Giving Thanks for a Committed Life
Martin Luther King
Source: Harold A. Carter, “Prayer Tradition of Black People (1985)”
O God, our heavenly Father, we thank thee for this golden privilege to worship thee, the only true God of the universe. We come to thee today grateful that thou hast kept us through the long night of the past and ushered us into the challenge of the present and the bright hope of the future. We are mindful, O God, that man cannot save himself, for man is not the measure of things and humanity is not God.
Bound by our chains of sin and finiteness, we know we need a savior. We thank thee, O God, for the spiritual nature of man. We are in nature but we live above nature. Help us never to let anyone or any condition pull us so low as to cause us to hate. Give us the strength to love our enemies and do good to those who despitefully use us and persecute us.
We thank thee for thy Church, founded upon the Word, that challenges us to do more than sing and pray, but go out and work as though the very answer to our prayers depended on us and not upon thee. Then, finally, help us to realize that man was created to shine like the stars and live on through all eternity.
Keep us, we pray, in perfect peace, help us to walk together, pray together, sing together, and live together until that day when all of God's children — Black, White, Red, and Yellow — will rejoice in one common band of humanity in the kingdom of our Lord and of our God, we pray. Amen.
In the Book “Standing in the need of prayer” Coretta Scott King said this about her husbands prayer life:
For my husband, Martin Luther King, Jr. prayer was a daily source of courage and strength that gave him the ability to carry on in even the darkest hours of our struggle. I remember one very difficult day when he came home bone-weary from the stress that came with his leadership of the Montgomery Bus Boycott. In the middle of that night, he was awakened by a threatening and abusive phone call, one of many we received throughout the movement. On this particular occasion, however, Martin had had enough.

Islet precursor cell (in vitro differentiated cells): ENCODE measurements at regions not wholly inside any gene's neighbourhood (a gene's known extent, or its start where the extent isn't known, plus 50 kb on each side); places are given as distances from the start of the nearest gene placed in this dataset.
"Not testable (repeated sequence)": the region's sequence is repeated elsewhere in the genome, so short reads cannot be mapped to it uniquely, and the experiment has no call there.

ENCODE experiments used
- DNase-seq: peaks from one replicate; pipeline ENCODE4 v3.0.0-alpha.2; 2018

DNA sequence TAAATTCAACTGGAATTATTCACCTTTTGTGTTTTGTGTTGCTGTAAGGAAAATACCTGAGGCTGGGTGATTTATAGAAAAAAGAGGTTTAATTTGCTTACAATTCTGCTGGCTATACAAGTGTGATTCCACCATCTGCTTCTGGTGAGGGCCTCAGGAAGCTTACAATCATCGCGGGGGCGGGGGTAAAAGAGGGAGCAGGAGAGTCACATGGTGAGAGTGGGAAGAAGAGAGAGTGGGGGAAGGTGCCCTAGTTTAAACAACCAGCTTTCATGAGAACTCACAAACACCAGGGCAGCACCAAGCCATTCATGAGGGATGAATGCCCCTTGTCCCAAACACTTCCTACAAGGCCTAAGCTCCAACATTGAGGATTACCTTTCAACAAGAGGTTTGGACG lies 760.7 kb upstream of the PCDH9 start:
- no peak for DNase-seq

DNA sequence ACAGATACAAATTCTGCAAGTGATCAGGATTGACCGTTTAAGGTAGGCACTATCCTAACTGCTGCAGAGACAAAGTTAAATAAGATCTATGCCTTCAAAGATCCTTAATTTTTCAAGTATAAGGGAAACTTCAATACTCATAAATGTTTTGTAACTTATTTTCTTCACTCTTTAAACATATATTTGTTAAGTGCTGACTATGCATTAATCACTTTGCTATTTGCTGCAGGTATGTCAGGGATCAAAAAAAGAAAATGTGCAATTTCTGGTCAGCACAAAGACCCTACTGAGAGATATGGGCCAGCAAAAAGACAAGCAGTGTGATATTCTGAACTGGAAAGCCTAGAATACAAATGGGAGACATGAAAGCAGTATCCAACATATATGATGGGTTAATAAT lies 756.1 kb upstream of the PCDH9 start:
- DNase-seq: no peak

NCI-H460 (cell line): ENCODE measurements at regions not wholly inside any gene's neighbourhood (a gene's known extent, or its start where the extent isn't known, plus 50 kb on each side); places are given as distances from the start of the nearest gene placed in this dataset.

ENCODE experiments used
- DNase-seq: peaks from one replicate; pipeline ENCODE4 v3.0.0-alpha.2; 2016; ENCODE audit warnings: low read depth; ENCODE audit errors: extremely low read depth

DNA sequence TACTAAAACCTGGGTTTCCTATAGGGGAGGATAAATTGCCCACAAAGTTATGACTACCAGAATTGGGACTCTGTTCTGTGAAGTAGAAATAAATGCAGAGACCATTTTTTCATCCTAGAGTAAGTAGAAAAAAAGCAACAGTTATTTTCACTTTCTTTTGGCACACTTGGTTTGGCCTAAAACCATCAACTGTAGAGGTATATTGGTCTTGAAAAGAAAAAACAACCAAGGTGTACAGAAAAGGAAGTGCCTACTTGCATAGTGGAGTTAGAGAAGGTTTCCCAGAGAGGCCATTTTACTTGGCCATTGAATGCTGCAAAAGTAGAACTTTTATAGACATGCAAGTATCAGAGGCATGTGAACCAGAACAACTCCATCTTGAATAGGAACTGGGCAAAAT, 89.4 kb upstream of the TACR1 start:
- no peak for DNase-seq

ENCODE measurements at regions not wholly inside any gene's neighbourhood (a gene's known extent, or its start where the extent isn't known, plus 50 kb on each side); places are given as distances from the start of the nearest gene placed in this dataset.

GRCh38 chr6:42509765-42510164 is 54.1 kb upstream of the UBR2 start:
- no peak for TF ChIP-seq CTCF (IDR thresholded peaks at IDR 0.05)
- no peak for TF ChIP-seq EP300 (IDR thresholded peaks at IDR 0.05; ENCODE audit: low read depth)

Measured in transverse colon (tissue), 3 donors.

After the call, he got up from bed and made himself some coffee. He began to worry about his family, and all of the burdens that came with our movement weighed heavily on his soul. With his head in his hands, Martin bowed over the kitchen table and prayed aloud to God: "Lord, I am taking a stand for what I believe is right. The people are looking to me for leadership, and if I stand before them without strength and courage, they will falter. I am at the end of my powers. I have nothing left. I have nothing left. I have come to the point where I can't face it alone.”
Later he told me, "At that moment, I experienced the presence of the Divine as I had never experienced Him before. It seemed as though I could hear a voice saying: 'Stand up for righteousness; stand up for truth; and God will be at our side forever.'" When Martin stood up from the table, he was imbued with a new sense of confidence, and he was ready to face anything.
I am reminded that the primary purpose of prayer is not to change “things” but to change me. When I am changed, then I can be used by God in such a way as to be a planet changer through my actions. There is a synergy in prayer where we pray as if all depends on God, then we get up and serve as if all depends on us!
In this prayer we see the building blocks of Martin Luther King’s prayer life, and missional accomplishments:
1. Humility. Everything Starts and Ends with God.
2. Responsibility. I am called to live to a higher standard than our culture’s.
3. Community. The Church is a formative and missional force for good in the world. We are better and more effective together than solo.
4. Acceptance. Loving others (not just the people like me, or the people I like) is the key to experiencing beauty in this life.
May we all grow in grace and truth.